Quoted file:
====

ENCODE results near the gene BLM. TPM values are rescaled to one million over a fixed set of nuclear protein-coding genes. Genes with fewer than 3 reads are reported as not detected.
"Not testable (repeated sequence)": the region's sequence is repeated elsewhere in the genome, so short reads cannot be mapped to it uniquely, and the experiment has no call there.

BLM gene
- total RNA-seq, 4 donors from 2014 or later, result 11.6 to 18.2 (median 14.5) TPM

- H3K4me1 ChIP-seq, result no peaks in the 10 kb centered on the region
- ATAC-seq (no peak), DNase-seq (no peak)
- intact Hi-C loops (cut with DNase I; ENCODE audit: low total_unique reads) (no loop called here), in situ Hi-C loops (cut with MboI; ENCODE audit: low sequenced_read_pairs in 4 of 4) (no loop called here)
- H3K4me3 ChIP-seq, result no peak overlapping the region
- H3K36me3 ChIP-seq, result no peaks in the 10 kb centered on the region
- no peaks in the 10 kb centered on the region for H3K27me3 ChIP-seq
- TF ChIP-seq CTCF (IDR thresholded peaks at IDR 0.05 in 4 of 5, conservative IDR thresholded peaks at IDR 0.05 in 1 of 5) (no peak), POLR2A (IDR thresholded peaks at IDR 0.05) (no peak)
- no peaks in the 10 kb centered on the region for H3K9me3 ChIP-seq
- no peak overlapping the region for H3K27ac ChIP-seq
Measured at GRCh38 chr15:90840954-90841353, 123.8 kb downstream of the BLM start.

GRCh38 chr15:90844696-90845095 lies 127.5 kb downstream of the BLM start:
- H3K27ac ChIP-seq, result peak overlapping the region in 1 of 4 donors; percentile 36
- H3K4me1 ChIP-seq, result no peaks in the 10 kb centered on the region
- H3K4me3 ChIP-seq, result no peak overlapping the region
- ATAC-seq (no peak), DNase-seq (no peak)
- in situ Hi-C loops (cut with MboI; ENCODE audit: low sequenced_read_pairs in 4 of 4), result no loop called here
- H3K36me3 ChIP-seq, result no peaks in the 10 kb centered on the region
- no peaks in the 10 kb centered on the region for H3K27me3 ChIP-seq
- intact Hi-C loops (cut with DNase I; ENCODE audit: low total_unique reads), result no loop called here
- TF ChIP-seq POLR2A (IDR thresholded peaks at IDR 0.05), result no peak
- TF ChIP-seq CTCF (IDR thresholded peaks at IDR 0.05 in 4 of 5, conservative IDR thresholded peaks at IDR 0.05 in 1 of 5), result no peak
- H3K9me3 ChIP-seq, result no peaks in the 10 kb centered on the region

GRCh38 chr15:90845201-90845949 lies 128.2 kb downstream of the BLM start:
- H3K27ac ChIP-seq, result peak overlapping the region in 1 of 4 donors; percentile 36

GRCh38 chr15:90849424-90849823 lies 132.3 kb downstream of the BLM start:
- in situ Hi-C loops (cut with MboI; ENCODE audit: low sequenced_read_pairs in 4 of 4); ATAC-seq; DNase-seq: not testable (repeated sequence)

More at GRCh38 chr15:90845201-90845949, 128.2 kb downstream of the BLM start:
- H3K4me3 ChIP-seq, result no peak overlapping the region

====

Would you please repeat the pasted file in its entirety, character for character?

ENCODE results near the gene BLM. TPM values are rescaled to one million over a fixed set of nuclear protein-coding genes. Genes with fewer than 3 reads are reported as not detected.
"Not testable (repeated sequence)": the region's sequence is repeated elsewhere in the genome, so short reads cannot be mapped to it uniquely, and the experiment has no call there.

BLM gene
- total RNA-seq, 4 donors from 2014 or later, result 11.6 to 18.2 (median 14.5) TPM

- H3K4me1 ChIP-seq, result no peaks in the 10 kb centered on the region
- ATAC-seq (no peak), DNase-seq (no peak)
- intact Hi-C loops (cut with DNase I; ENCODE audit: low total_unique reads) (no loop called here), in situ Hi-C loops (cut with MboI; ENCODE audit: low sequenced_read_pairs in 4 of 4) (no loop called here)
- H3K4me3 ChIP-seq, result no peak overlapping the region
- H3K36me3 ChIP-seq, result no peaks in the 10 kb centered on the region
- no peaks in the 10 kb centered on the region for H3K27me3 ChIP-seq
- TF ChIP-seq CTCF (IDR thresholded peaks at IDR 0.05 in 4 of 5, conservative IDR thresholded peaks at IDR 0.05 in 1 of 5) (no peak), POLR2A (IDR thresholded peaks at IDR 0.05) (no peak)
- no peaks in the 10 kb centered on the region for H3K9me3 ChIP-seq
- no peak overlapping the region for H3K27ac ChIP-seq
Measured at GRCh38 chr15:90840954-90841353, 123.8 kb downstream of the BLM start.

GRCh38 chr15:90844696-90845095 lies 127.5 kb downstream of the BLM start:
- H3K27ac ChIP-seq, result peak overlapping the region in 1 of 4 donors; percentile 36
- H3K4me1 ChIP-seq, result no peaks in the 10 kb centered on the region
- H3K4me3 ChIP-seq, result no peak overlapping the region
- ATAC-seq (no peak), DNase-seq (no peak)
- in situ Hi-C loops (cut with MboI; ENCODE audit: low sequenced_read_pairs in 4 of 4), result no loop called here
- H3K36me3 ChIP-seq, result no peaks in the 10 kb centered on the region
- no peaks in the 10 kb centered on the region for H3K27me3 ChIP-seq
- intact Hi-C loops (cut with DNase I; ENCODE audit: low total_unique reads), result no loop called here
- TF ChIP-seq POLR2A (IDR thresholded peaks at IDR 0.05), result no peak
- TF ChIP-seq CTCF (IDR thresholded peaks at IDR 0.05 in 4 of 5, conservative IDR thresholded peaks at IDR 0.05 in 1 of 5), result no peak
- H3K9me3 ChIP-seq, result no peaks in the 10 kb centered on the region

GRCh38 chr15:90845201-90845949 lies 128.2 kb downstream of the BLM start:
- H3K27ac ChIP-seq, result peak overlapping the region in 1 of 4 donors; percentile 36

GRCh38 chr15:90849424-90849823 lies 132.3 kb downstream of the BLM start:
- in situ Hi-C loops (cut with MboI; ENCODE audit: low sequenced_read_pairs in 4 of 4); ATAC-seq; DNase-seq: not testable (repeated sequence)

More at GRCh38 chr15:90845201-90845949, 128.2 kb downstream of the BLM start:
- H3K4me3 ChIP-seq, result no peak overlapping the region